One such relationship involves Westport, Connecticut-based Maplewood Senior Living. Maplewood is set to operate the $246 million senior living residence being developed with Omega on Manhattan’s Upper East side. Maplewood is considering further development in New York City, and Omega also would be the capital partner in those endeavors, Maplewood CEO Greg Smith told Senior Housing News a year ago.

As to whether the Manhattan market can support not only this current project but additional ones as well—considering other recently announced developments—Pickett was unequivocal.

“Our current thinking is if you look at any sort of typical penetration rates of markets, that market could absorb well in excess of the three [developments] you are describing without putting a dent in it, and that’s before you get into the folks who will likely come in from outside that market to be with their children who live in Manhattan,” he said. “The utilization penetration rates are off the charts low, given the population density there.”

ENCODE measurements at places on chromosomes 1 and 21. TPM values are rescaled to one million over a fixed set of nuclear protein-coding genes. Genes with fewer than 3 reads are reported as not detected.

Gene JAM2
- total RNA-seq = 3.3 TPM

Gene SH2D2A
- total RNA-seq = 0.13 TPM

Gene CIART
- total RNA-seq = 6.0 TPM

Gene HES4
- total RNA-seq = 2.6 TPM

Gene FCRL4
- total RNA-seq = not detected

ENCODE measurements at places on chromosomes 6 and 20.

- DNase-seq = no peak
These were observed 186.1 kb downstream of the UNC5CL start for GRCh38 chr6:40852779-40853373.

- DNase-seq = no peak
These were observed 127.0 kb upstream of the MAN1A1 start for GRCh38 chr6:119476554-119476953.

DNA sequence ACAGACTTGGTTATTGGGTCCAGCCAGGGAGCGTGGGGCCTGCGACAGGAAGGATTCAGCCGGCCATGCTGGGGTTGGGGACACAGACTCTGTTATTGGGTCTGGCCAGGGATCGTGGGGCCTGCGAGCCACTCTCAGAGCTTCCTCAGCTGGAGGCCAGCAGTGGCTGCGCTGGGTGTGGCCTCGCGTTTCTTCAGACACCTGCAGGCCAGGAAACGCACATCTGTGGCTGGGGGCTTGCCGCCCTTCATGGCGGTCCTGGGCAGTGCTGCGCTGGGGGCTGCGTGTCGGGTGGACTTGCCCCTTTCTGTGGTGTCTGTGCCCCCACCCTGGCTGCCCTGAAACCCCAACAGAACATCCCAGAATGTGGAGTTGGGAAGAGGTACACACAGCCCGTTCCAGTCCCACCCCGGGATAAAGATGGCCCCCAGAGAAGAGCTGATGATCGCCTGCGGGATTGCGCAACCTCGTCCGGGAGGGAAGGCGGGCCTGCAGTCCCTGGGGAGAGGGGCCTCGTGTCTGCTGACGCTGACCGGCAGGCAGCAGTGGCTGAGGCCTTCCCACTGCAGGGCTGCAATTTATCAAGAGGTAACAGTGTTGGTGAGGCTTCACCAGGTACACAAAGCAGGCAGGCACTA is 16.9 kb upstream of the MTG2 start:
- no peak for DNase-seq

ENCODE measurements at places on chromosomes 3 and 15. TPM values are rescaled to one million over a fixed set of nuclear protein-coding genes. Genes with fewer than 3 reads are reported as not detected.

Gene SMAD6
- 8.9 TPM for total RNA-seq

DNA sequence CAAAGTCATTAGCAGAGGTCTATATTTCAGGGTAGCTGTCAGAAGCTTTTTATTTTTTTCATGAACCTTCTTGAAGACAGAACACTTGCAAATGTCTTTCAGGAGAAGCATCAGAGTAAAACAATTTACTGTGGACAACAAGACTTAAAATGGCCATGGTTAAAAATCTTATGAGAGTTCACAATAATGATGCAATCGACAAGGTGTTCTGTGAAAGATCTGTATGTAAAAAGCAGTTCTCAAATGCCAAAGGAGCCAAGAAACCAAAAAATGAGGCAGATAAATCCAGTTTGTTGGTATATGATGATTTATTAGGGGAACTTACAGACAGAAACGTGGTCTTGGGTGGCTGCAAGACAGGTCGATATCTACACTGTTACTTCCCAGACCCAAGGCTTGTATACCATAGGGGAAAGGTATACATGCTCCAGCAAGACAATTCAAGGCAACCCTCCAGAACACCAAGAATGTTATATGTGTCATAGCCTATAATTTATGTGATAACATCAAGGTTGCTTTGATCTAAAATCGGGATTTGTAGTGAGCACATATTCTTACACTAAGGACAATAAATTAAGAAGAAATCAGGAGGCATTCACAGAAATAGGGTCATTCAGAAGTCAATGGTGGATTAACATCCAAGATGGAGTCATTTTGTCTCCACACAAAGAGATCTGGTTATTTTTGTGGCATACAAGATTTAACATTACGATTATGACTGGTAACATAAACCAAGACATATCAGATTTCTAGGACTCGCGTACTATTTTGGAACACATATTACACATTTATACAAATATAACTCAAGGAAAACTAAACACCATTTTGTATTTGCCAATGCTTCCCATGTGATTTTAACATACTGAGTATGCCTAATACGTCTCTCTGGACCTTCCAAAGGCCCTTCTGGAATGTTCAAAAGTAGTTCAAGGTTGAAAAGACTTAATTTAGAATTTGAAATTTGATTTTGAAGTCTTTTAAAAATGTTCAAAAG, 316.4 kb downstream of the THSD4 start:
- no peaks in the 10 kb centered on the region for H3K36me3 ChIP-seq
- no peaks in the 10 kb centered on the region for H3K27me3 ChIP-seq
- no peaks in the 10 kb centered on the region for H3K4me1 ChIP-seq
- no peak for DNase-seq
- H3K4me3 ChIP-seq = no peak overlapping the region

Another strong operating partner, this one in the United Kingdom, is Healthcare Homes. This company presented “the right operator relationship in a place with great demographics,” and has grown from 23 communities to 35 since partnering with Omega, Pickett said.

While the U.K. market is in turmoil following the country’s decision to exit the European Union, this is not deterring Omega from pursuing opportunities there. In fact, the REIT may be partnering with a second care home operator, as generally the company likes to have multiple operators in areas where it owns assets, Pickett said. And its U.K. operators likewise are not overly spooked by Brexit, he added.

All this activity prompted one analyst—Tayo Okusanya with Jefferies—to ask just how much revenue Omega ultimately might derive from senior housing in two or three years.

Without giving a precise number, Pickett said that the current 10% is “relatively low” and will most likely increase. However, that growth will mainly come through Maplewood and the handful of other operators already working with Omega, he said.

And, at least in the near-term, skilled nursing acquisitions may again eclipse private pay senior housing. Omega currently has a $400 million acquisition pipeline, and those transactions—anticipated to take place in 2016—are mostly skilled nursing, Pickett said.